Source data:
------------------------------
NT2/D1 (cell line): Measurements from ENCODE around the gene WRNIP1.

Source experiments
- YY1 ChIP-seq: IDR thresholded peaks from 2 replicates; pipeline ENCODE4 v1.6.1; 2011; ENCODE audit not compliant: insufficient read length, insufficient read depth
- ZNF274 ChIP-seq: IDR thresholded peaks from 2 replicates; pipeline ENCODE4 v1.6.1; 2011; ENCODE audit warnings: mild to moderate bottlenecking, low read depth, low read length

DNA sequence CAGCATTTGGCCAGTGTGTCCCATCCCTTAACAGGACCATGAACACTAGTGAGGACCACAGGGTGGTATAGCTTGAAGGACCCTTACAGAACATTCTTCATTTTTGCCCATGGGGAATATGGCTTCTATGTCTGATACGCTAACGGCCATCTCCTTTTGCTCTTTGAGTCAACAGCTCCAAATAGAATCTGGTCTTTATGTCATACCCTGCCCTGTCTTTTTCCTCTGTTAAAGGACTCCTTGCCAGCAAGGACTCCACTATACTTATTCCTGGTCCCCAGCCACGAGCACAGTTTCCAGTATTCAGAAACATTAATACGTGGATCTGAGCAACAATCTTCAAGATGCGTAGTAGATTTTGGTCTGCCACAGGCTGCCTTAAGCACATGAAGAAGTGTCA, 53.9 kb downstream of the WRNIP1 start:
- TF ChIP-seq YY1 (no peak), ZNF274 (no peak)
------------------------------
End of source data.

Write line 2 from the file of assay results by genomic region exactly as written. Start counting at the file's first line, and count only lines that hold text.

Source experiments